06/23/2006 04:29 pm ET Updated May 25, 2011

Why Isn't the Media Talking About the Growing Resistance Within the Military to Bush Policy in Iraq?

Over and over when people ask me what I'm working on and I tell them about the collected stories of opposition, about the profiles in Mission Rejected, I hear comments like, "There are soldiers against the war? But it's a volunteer army..."

Civilians sometimes ask why these men and women join the military.

Not really. Too often we forget about the insidious and quiet though steady draft by default that comes from the endless ranks of the poor in the United States who are beguiled by the lure of a better life. Then there's stop loss. The true volunteers are not necessarily in lock step regarding policy. And more and more we see the result of this contention among the ranks: Soldiers are mustering out. They are joining groups like Veterans for Peace and Iraq Veterans against the War. They are filing for conscientious objector status. They are going AWOL. They are deserting to Canada.

As the Democrats drift around searching for a viable policy vis-à-vis this disastrous war, they might want to start by supporting the men and women of our proud military who are standing up and saying, "No!" to orders they consider immoral and illegal. Democratic candidates have no right to wonder why they're not shoe-ins in the midterm elections, not so long as they meander around mumbling bland and evasive nothing statements engineered by committee to help them in the polls. Stand for something. Talk to many of these same lawmakers in private, and they sing a different tune--of course the war is wrong. Why the difference between public and private discourse? They're ruled by polls. The same cannot be said about our fighting men and women of the U.S. military. They are risking their freedom and their future careers by rejecting the mission--but they're doing it anyway because it's the right thing to do.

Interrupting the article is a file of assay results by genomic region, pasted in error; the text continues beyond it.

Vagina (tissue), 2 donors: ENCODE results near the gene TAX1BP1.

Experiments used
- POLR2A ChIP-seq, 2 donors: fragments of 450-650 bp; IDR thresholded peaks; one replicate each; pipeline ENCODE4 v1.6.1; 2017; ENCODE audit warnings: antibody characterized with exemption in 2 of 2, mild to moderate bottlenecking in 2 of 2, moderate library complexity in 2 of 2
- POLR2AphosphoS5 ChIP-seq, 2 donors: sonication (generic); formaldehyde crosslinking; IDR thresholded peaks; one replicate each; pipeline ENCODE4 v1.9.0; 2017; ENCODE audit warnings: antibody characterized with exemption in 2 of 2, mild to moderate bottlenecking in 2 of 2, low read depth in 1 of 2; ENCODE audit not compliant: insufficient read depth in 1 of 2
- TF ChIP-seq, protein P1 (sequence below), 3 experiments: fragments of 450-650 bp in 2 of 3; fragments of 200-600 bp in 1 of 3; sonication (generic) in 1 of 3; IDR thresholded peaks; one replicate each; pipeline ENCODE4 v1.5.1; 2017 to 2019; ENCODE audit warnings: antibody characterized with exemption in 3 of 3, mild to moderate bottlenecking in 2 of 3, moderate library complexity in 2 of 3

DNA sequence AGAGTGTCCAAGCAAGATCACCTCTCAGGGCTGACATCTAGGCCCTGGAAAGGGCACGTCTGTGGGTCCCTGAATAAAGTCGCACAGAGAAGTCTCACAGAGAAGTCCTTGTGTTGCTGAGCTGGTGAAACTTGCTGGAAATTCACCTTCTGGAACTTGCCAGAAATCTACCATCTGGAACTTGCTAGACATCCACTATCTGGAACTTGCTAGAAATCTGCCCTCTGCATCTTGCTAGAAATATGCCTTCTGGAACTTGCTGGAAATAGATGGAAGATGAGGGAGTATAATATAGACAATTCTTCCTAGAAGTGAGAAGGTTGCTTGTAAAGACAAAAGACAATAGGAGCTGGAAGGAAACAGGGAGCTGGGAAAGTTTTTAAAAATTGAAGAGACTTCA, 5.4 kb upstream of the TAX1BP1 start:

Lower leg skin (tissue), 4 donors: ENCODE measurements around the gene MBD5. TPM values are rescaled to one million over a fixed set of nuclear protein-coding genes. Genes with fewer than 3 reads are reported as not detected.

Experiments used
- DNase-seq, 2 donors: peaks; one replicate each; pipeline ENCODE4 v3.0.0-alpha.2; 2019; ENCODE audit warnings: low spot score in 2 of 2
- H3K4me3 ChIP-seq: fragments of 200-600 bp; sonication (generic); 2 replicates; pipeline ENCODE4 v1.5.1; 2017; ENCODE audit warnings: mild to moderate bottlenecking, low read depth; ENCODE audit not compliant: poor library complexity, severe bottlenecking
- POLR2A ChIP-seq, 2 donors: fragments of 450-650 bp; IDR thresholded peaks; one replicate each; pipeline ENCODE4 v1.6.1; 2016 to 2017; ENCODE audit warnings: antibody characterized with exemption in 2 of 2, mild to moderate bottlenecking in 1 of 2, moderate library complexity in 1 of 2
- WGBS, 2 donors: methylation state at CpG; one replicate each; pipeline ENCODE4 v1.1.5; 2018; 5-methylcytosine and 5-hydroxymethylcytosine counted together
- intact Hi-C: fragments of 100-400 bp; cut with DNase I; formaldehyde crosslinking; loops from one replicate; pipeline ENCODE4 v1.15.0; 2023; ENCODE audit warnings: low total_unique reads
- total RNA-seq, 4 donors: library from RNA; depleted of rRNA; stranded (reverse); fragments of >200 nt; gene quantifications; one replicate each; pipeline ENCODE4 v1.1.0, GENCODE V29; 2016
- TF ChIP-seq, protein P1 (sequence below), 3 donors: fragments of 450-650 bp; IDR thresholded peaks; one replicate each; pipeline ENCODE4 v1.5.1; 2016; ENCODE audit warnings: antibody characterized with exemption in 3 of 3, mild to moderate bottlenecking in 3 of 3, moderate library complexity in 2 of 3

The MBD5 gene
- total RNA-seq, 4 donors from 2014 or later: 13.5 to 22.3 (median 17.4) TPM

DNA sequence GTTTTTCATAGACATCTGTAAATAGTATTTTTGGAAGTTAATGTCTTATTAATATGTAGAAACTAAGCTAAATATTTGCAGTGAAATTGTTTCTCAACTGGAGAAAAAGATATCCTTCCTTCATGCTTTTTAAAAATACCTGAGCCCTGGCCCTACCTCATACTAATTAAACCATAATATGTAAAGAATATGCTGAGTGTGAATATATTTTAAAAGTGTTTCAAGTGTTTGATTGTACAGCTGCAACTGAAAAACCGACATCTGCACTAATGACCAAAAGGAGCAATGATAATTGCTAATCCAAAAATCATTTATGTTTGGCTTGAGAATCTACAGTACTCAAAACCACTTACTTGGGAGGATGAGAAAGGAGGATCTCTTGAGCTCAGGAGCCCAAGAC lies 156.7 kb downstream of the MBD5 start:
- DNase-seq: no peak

They deserve our immediate support. Right now Lt. Ehren Watada is atFt. Lewis, Washington. The lieutenant says he's ready to fight inAfghanistan, but that the Iraq War is illegal and he won't go. Army Specialist Suzanne Swift is another story all together, and one worth more discussion--however her situation is just as valid even if it speaks to a more specific problem in the military.

Here's something to do today: pick a handful of Democrats who are acting like they might be able to win a seat in the midterm elections and send them a barrage of email demanding that they support these two courageous soldiers, soldiers standing up to the monolith of the U.S. military and echoing their Vietnam-era elders acts of years ago: The echo is real. I was a Vietnam War resister. I've seen this before. We're heading in the same direction. It's time.